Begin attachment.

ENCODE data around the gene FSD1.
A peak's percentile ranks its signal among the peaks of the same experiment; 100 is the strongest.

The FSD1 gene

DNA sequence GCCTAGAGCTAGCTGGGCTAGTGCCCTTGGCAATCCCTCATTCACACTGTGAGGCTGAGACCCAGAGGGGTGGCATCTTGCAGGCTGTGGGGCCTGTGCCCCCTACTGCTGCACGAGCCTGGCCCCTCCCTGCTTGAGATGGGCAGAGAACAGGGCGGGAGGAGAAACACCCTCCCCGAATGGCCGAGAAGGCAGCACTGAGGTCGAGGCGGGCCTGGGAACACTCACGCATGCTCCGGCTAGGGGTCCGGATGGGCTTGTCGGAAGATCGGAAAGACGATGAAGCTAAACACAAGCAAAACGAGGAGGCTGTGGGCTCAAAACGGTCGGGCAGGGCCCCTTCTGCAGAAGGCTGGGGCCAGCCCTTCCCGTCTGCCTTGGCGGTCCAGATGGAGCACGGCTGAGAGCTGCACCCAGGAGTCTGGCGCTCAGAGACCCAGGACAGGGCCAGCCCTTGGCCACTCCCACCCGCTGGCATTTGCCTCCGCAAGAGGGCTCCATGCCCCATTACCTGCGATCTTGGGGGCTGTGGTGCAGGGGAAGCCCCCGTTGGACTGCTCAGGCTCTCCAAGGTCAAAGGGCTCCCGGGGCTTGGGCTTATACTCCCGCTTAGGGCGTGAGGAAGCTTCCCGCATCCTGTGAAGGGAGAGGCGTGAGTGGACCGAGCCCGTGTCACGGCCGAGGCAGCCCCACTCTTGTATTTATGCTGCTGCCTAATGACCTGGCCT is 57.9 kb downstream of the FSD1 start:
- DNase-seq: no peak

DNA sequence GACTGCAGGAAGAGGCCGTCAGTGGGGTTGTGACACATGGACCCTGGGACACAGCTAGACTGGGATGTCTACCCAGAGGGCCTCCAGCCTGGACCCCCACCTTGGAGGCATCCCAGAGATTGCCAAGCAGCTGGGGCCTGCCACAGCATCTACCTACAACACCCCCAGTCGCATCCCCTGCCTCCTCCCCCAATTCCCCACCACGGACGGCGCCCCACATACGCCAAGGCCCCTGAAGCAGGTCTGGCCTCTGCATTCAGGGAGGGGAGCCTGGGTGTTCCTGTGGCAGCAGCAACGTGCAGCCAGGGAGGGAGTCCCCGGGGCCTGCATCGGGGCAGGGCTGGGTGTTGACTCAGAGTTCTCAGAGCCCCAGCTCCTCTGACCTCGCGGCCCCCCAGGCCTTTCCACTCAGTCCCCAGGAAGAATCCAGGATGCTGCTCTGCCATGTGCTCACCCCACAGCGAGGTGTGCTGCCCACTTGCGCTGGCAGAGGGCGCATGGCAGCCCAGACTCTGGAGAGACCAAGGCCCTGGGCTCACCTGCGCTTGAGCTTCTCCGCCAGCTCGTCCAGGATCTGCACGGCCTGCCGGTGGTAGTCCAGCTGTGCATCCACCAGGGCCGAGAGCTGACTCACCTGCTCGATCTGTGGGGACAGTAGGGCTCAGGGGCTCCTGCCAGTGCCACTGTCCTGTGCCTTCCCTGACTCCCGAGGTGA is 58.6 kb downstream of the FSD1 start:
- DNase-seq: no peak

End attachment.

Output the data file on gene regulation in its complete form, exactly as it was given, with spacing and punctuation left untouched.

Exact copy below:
ENCODE data around the gene FSD1.
A peak's percentile ranks its signal among the peaks of the same experiment; 100 is the strongest.

The FSD1 gene

DNA sequence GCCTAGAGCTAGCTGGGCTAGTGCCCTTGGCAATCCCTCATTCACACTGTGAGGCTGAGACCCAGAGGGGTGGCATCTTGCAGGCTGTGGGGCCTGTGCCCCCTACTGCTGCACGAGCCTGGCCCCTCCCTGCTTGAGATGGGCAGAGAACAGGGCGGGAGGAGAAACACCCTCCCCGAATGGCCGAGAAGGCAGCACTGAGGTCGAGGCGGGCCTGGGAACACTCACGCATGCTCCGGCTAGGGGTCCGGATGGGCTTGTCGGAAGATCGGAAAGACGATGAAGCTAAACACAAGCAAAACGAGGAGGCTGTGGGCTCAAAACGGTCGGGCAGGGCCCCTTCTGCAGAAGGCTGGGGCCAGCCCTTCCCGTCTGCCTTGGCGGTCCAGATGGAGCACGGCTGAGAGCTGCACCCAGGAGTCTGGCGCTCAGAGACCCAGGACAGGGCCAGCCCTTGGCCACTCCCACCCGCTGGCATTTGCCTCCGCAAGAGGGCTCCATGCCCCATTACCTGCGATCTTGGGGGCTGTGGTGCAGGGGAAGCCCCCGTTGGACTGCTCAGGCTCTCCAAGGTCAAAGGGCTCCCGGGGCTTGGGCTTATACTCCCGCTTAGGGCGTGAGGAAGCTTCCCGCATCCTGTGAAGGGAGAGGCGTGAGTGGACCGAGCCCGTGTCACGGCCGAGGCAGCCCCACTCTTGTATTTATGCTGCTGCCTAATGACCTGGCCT is 57.9 kb downstream of the FSD1 start:
- DNase-seq: no peak

DNA sequence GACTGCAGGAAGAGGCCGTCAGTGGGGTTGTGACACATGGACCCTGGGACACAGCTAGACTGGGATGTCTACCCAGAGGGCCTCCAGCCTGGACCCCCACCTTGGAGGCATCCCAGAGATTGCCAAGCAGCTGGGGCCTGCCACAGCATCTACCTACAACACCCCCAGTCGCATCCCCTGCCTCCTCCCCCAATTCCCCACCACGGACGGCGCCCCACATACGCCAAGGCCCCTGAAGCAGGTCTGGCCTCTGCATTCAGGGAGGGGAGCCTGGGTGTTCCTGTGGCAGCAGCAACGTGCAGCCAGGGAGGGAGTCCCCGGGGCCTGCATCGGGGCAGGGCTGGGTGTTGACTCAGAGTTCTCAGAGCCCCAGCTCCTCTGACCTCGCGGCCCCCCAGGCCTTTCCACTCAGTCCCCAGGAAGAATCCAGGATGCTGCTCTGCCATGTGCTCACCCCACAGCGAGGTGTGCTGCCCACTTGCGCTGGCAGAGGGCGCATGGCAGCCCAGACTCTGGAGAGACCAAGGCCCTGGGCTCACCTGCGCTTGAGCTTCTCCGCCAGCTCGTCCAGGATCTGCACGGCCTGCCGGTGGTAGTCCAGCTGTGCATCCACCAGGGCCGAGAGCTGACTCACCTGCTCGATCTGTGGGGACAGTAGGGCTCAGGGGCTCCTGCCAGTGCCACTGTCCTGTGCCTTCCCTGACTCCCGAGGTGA is 58.6 kb downstream of the FSD1 start:
- DNase-seq: no peak